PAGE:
Thursday, April 9, 2009

St John on the Commemoration of the Non-Orthodox

Here is my translation of St John of Shanghai and San Francisco’s Ukaz [Decree] No. 39, from September 23, 1951:
Clergy are reminded that only persons belonging to the Orthodox Church are to be commemorated at the Divine Liturgy, inasmuch as such commemoration is of those persons who are participants in Divine services, in which only Orthodox Christians can participate. Similarly, those who have consciously committed suicide may not be commemorated, inasmuch as they have left the Church of their own will.

The same can be said of burials, panikhidas, and other services that are assigned to be performed for Orthodox faithful, which is obvious from the very expressions used in them. As an exception for those persons who during their life were well disposed to the Orthodox faith and took part in its life to the best of their ability, a prayer for the reposed may be performed, made up of the chanting of the seventeenth kathisma (Psalm 118) with the addition of a short litany for the reposed, and [the chanting of] “Eternal memory.”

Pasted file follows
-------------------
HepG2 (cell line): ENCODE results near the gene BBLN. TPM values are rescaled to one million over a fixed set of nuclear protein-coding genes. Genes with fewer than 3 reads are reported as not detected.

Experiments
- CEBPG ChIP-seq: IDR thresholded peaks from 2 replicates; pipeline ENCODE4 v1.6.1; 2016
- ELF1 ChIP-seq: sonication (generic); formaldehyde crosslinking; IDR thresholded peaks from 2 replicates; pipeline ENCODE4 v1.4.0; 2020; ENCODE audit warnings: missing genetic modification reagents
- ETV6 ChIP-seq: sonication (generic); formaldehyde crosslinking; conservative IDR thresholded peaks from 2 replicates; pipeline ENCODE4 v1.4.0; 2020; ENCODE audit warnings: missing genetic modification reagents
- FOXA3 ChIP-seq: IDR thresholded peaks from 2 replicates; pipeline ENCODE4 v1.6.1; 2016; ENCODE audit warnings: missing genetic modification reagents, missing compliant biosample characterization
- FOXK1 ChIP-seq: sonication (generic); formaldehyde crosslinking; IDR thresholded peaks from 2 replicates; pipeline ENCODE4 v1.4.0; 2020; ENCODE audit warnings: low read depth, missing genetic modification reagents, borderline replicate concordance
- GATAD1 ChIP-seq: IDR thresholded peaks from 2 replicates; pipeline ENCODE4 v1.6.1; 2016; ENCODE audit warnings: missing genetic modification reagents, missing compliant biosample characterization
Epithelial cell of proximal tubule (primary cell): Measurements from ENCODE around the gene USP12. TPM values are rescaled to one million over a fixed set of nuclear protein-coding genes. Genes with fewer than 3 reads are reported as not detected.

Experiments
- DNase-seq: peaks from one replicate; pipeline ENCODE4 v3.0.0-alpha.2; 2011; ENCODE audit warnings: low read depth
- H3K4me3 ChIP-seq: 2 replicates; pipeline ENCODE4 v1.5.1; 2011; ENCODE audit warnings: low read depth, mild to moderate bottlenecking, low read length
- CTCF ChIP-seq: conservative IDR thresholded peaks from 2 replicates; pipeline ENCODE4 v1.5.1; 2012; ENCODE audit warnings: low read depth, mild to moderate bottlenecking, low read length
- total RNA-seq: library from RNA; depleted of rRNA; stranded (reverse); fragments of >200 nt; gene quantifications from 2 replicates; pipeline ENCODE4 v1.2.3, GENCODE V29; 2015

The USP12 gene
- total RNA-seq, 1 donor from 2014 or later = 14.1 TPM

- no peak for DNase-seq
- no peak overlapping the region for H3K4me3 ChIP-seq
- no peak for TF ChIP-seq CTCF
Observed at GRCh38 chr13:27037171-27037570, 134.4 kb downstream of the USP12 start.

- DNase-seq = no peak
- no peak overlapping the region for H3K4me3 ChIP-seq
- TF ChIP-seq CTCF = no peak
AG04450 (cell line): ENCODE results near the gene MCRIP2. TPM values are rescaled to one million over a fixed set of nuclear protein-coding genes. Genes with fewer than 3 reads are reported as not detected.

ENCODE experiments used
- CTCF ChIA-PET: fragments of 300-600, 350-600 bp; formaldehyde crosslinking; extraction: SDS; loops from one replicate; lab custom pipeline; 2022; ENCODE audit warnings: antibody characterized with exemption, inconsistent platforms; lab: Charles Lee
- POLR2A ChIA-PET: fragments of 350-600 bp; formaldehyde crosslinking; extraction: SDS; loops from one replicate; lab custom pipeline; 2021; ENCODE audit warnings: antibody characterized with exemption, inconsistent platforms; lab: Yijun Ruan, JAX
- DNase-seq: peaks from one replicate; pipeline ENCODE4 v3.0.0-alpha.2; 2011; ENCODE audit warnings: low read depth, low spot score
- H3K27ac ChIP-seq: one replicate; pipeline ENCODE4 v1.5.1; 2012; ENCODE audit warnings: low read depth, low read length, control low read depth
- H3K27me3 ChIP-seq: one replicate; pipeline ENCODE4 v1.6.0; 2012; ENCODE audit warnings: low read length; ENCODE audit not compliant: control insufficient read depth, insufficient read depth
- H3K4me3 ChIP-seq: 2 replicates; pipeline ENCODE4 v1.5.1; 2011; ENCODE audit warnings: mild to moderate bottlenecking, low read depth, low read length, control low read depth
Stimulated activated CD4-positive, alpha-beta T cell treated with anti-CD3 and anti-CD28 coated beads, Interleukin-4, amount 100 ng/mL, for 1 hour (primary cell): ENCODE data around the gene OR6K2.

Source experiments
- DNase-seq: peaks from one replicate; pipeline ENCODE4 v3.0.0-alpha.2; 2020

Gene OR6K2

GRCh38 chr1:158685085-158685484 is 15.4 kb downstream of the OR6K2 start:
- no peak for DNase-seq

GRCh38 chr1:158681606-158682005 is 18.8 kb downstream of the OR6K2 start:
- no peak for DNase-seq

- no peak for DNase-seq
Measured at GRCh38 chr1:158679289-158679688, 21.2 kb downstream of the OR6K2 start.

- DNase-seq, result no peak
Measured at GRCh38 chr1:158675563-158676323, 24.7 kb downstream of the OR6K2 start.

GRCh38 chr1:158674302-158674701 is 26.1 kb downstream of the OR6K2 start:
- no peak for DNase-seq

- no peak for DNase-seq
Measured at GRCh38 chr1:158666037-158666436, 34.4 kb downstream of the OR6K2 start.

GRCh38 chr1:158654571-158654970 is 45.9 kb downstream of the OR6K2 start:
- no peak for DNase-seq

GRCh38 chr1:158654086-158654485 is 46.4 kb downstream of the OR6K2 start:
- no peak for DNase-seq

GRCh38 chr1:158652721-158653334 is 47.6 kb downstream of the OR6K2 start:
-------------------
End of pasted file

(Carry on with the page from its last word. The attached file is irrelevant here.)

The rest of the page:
In their private prayers Orthodox Christians may pray to God for all, hoping in God’s mercy.
Photograph: St John serving a panikhida on the very spot (in the middle of a busy street in Marseilles) on which King Alexander I of Yugoslavia was assassinated in 1934.

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